• Decoding the LTE-M SIB-BR

    LTE-M is a family of several configurations supported by LTE for machine-to-machine and IoT communications. In this post I will talk specifically about BL/CE (bandwidth reduced low complexity / coverage enhancement), which is also known as LTE Cat M1. The main difference between a BL/CE UE and a regular LTE UE is that a BL/CE UE only supports a bandwidth of 1.4 MHz (in practice, 6 resource blocks, or 1.08 MHz) and can be half-duplex. These limitations reduce the cost, size and power of the UE, but require additional techniques to handle them.

    If we think about the downlink, there are several signals that occupy the whole cell bandwidth, which is usually larger than 1.4 MHz. These are the PDCCH (physical downlink shared channel), the PCFICH (physical control format indicator channel) and the PHICH (physical hybrid-ARQ indicator channel). A BL/CE UE cannot receive any of these, so alternative signals must be used to provide similar functionality. Additionally, a BL/CE UE needs guard intervals in the time domain to support retuning of the 1.4 MHz slice in which the UE operates, and transmit/receive switching for half-duplex UEs. Another distinguishing feature of BL/CE is that messages are often repeated multiple times in order to support working with worse signal conditions than what is possible with a regular UE.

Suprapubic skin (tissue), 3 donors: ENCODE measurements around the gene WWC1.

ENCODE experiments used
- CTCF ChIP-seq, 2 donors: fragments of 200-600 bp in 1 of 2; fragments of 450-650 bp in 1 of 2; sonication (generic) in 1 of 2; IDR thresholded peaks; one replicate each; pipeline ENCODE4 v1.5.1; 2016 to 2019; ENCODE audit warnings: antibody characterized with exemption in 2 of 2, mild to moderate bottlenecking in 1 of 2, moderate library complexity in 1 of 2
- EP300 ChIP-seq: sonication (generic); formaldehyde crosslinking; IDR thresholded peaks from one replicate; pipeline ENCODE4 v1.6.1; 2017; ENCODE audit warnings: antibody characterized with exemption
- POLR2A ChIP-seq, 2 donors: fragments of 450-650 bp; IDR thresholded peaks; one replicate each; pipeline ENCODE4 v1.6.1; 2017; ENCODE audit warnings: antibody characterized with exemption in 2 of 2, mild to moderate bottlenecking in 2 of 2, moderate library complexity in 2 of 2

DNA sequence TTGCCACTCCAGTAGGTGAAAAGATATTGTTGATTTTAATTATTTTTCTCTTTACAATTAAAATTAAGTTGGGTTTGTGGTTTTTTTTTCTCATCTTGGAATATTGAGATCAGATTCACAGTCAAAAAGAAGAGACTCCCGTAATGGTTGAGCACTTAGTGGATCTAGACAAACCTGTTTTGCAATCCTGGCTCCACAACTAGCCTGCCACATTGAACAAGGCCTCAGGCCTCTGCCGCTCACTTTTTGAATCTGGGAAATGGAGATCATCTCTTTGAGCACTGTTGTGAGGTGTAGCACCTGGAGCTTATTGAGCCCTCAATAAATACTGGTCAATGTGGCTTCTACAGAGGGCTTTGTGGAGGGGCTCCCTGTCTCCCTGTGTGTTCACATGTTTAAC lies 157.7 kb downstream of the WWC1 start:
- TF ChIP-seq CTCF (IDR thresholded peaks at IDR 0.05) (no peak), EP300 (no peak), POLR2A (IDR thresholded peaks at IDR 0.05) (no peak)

In LTE, the PSS and SSS (primary synchronization signal and secondary synchronization signal), as well as the PBCH (physical broadcast channel) occupy the central 6 resource blocks, so a BL/CE UE can synchronize to the cell and decode the MIB transmitted in the PBCH. The next step that a regular UE would perform is to monitor the PDCCH, first to find a SIB1 transmission (which is transmitted in the PDSCH), and then the rest of the SIBs (whose transmission schedule is listed in the SIB1). A BL/CE UE cannot do this, because it cannot receive the PDCCH and because the SIB PDSCH transmissions might be wider than 6 resource blocks. Therefore, in a cell that supports BL/CE UEs there are also SIB-BRs (BR stands for bandwidth reduced), which BL/CE UEs use instead of the regular SIBs. The SIB-BRs occupy 6 resource blocks and do not require receiving the PDCCH to be decoded. In this post I will use my recording of an LTE eNB to show how to decode the SIB-BRs, and other important aspects of BL/CE UEs.

  • Maia SDR DDC